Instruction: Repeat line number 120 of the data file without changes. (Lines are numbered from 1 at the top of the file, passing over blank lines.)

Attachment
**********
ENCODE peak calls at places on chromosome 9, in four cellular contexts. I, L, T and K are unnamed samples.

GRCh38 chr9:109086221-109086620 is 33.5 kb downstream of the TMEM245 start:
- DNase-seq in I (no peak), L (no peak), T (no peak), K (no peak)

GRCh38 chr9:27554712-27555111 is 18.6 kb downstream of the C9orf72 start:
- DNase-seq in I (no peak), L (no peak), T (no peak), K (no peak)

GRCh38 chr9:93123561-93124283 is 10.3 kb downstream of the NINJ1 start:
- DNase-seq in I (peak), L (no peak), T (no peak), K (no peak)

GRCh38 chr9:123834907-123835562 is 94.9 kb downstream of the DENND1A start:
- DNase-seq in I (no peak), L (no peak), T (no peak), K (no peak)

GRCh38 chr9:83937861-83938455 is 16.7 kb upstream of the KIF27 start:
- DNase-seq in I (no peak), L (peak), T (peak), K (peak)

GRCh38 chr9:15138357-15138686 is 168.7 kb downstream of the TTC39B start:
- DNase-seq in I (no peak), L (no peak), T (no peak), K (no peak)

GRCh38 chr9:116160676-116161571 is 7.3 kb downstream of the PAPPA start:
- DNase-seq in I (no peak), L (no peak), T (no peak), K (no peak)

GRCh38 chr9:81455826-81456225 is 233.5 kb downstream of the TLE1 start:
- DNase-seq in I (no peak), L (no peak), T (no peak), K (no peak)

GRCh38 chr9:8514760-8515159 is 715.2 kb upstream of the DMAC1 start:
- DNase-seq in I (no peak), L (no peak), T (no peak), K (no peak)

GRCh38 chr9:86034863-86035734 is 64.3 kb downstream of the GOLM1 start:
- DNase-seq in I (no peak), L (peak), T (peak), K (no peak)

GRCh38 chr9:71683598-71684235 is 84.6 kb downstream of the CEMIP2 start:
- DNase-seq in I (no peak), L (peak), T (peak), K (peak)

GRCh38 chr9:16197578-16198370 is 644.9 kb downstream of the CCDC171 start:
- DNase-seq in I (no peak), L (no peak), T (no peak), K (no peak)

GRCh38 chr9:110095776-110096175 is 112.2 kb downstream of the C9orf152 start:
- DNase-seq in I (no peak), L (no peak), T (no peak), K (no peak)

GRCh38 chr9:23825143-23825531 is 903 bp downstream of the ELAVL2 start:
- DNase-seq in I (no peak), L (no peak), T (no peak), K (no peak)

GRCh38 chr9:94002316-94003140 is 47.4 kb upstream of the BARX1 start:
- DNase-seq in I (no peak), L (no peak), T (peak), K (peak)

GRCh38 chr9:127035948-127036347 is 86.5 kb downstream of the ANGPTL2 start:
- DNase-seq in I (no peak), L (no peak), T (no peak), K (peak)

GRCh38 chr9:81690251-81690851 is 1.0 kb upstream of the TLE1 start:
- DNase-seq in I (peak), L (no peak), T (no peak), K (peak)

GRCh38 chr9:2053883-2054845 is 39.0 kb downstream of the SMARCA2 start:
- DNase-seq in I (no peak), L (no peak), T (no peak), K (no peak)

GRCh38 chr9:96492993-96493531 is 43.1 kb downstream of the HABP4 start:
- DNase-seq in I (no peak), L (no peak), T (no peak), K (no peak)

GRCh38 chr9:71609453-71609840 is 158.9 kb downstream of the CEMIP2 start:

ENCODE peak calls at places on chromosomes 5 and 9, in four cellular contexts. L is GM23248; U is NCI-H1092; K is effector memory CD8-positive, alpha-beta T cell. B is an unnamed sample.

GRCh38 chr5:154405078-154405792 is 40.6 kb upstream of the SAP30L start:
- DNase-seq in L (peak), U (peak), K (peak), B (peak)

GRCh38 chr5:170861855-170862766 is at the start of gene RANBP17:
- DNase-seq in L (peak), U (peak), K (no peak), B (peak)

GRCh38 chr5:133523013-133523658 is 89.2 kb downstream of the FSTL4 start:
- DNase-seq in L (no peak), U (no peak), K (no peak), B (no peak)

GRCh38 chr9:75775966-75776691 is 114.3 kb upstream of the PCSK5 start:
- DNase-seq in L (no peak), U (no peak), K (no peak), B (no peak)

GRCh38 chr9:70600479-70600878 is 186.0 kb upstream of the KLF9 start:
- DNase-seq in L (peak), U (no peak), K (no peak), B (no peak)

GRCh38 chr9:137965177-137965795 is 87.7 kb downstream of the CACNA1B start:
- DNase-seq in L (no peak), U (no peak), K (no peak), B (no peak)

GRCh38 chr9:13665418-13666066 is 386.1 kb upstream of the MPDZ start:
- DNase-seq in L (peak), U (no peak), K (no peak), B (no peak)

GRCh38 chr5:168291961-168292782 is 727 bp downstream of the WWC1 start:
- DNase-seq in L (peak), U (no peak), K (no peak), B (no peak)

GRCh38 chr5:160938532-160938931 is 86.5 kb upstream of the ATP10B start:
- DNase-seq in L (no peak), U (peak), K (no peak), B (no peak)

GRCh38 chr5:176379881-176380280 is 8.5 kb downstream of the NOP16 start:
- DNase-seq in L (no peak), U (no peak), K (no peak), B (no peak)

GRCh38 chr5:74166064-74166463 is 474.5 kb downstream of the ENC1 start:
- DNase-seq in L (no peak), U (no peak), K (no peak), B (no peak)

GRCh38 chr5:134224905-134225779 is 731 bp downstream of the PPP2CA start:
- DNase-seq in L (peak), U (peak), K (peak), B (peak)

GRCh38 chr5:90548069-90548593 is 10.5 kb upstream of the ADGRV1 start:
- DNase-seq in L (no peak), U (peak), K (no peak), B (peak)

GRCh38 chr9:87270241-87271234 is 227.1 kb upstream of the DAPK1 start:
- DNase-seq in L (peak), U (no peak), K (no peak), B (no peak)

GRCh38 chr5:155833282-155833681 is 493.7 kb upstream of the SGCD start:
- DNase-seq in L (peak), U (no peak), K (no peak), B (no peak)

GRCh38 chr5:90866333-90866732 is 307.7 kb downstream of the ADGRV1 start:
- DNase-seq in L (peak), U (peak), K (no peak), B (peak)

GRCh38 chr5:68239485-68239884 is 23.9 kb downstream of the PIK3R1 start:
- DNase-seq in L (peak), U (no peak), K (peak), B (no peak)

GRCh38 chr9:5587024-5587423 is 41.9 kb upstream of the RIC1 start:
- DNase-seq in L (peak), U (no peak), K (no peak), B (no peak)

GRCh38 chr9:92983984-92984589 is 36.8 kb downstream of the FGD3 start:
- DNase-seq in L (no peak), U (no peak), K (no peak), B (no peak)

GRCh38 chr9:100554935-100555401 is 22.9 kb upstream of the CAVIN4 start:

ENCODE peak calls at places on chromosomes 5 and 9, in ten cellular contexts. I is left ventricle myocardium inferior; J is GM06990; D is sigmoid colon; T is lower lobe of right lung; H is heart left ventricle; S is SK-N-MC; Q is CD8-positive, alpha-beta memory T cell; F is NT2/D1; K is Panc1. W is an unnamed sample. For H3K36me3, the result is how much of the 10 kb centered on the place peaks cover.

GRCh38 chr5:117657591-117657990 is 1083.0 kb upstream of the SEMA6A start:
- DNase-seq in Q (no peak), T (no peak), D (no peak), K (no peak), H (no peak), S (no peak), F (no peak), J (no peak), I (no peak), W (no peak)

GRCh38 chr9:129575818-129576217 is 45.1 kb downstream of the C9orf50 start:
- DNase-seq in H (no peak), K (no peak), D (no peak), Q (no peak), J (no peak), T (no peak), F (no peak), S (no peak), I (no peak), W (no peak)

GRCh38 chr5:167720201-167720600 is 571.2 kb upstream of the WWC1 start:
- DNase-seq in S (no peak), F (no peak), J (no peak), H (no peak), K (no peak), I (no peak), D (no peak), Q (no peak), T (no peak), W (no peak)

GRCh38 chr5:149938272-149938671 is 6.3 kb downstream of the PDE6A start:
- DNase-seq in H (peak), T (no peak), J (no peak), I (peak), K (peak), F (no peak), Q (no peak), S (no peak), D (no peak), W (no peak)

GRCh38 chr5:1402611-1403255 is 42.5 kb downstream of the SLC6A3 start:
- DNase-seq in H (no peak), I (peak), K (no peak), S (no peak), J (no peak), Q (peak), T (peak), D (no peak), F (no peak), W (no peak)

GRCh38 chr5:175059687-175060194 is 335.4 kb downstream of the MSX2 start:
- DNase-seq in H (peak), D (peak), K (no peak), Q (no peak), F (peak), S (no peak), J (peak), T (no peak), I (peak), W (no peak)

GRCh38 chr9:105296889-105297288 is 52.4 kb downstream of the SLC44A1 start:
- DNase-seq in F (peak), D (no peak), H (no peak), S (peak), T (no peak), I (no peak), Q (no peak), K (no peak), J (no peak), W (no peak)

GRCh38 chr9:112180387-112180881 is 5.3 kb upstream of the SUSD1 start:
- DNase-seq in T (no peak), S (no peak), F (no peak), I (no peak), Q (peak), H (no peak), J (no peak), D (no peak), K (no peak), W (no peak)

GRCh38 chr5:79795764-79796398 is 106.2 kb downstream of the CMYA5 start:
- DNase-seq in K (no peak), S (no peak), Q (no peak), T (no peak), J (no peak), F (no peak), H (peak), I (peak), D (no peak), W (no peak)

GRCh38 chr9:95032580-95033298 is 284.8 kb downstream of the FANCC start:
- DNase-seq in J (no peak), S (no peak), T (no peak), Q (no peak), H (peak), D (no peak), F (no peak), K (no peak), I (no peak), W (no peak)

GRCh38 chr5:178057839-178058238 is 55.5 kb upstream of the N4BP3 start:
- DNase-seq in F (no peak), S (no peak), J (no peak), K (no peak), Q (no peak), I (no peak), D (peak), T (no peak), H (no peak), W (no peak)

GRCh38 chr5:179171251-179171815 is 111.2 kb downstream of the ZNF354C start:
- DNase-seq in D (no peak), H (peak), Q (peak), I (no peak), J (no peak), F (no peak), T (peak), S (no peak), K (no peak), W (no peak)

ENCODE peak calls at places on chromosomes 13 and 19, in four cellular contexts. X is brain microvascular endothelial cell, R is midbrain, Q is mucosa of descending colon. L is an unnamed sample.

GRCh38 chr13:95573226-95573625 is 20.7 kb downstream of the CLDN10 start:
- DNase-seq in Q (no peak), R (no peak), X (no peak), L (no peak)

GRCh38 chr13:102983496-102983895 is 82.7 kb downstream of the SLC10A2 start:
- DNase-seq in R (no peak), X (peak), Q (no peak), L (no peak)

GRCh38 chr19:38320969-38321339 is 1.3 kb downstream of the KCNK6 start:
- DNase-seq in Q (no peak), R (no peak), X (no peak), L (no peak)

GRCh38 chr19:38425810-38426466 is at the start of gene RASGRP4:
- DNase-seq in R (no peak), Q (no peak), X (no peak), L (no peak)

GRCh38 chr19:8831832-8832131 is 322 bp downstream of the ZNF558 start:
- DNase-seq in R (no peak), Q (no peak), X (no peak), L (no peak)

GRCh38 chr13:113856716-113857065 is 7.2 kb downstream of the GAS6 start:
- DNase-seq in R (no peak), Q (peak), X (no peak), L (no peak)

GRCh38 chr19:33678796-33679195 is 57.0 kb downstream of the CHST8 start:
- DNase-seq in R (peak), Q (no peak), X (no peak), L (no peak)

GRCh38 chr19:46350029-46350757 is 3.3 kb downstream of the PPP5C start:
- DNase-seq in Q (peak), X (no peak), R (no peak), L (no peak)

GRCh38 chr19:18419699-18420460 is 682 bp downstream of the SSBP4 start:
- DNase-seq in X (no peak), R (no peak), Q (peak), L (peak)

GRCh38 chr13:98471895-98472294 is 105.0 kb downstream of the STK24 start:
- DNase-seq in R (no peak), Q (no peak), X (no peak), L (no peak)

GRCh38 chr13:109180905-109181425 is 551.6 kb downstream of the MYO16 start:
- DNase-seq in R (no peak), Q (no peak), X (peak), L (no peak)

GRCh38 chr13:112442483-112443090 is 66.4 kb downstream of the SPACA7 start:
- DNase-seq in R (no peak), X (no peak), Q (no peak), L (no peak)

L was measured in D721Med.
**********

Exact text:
- DNase-seq in R (peak), Q (no peak), X (no peak), L (no peak)